Economic growth in New Zealand over the past two decades was driven by both labour input growth (ie, hours worked) and labour productivity growth (ie, output per hour). Of annual economic growth of 2.6% between the years to March 1988 and December 2007, 1.2% was from labour input growth and 1.4% was from labour productivity growth (Figure 1).

Labour productivity growth can be volatile from year to year.

Around this average, labour productivity growth is volatile over time. Since 1988, it has varied from a high of 5.5% in the June 1989 year to a fall of 0.5% in the March 1993 year. More recently, it has risen from 0.1% in the September 2005 year to 2.6% in the December 2007 year, the highest since 2000, on the back of the recent upturn in the economy.

Peaks in labour productivity growth tend to match business cycle peaks and falls in labour productivity often match troughs in the business cycle (ie, productivity is pro-cyclical). Exceptions to this rule of thumb are when labour input exhibits significant change (eg, economic growth was high in 2004, despite low labour productivity growth, and low in 1989, despite high labour productivity growth).

Figure 1: Economy-wide output and labour productivity growth (March 1989 quarter to December 2007 quarter)
Figure 1: Economy-wide output and labour productivity growth (March 1989 quarter to December 2007 quarter).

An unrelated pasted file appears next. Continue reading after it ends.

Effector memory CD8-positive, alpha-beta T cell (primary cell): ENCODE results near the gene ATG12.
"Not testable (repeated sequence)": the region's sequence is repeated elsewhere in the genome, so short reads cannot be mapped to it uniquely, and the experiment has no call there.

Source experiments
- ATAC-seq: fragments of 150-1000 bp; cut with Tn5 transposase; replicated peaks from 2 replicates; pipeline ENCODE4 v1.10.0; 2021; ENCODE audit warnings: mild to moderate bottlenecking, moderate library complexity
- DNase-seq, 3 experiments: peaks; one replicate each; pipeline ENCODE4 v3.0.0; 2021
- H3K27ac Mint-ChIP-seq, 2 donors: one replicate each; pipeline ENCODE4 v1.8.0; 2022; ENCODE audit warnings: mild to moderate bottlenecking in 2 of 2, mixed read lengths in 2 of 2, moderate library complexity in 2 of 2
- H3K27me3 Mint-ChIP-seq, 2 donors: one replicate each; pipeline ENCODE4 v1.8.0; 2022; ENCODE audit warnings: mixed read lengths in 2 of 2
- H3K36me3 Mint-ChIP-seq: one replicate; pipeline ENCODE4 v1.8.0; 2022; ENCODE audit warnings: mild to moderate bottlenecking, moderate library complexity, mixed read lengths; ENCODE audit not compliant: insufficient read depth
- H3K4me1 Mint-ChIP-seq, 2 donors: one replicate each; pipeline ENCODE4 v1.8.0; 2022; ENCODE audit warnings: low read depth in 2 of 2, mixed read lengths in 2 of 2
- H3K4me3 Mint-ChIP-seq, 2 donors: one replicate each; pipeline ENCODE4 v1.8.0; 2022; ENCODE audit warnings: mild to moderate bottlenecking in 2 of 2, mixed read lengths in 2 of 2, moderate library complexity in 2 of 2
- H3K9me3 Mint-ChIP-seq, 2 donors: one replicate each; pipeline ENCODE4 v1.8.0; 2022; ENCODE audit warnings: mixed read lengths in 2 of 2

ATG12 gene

Source: The Treasury, Statistics New Zealand

A variety of methods can be used to remove short-term fluctuations and estimate trend productivity growth. These methods include moving averages, point-to-point analysis (including the peak-to-peak method), statistical filters and econometric procedures. The appropriateness of any particular method depends on the purpose for which it is being used.

For simplicity, we use moving averages for economy-wide labour productivity growth. A moving average growth rate has two advantages.[7] First, it does not require the identification of cyclical peaks, troughs, or on-trend points. Second, it is computationally easier when comparing the growth performance of different countries. This is why it is common for international agencies to report GDP and productivity as average growth rates over particular time periods. There is no ideal period over which to calculate a trend growth rate based on moving averages. If the period is too short, growth rates are likely to fluctuate considerably owing to business cycle effects. If it is too long, significant changes in performance may not be captured for some time.

There may have been some slowing of economy-wide labour productivity growth in recent years.

The moving averages in Figure 2 indicate that trend labour productivity growth, on an economy-wide basis, has been in the 1% to 2% per annum range since the early 2000s. The 10-year moving average rose from 0.8% in 1999 to 1.5% in 2003 and fell back slightly to 1.4% in 2007, while the 5-year moving average rose from 0.4% in 1996 to 1.9% in 2004, fell to 1.1% in 2006 and rose slightly to 1.2% in 2007. However, the 5-year moving average series may still be picking up business cycle effects. The 10-year moving average series has been relatively steady between 1.3% and 1.5% in recent years.

Figure 2: Economy-wide labour productivity growth (hours-worked basis, moving average calculated at each quarter)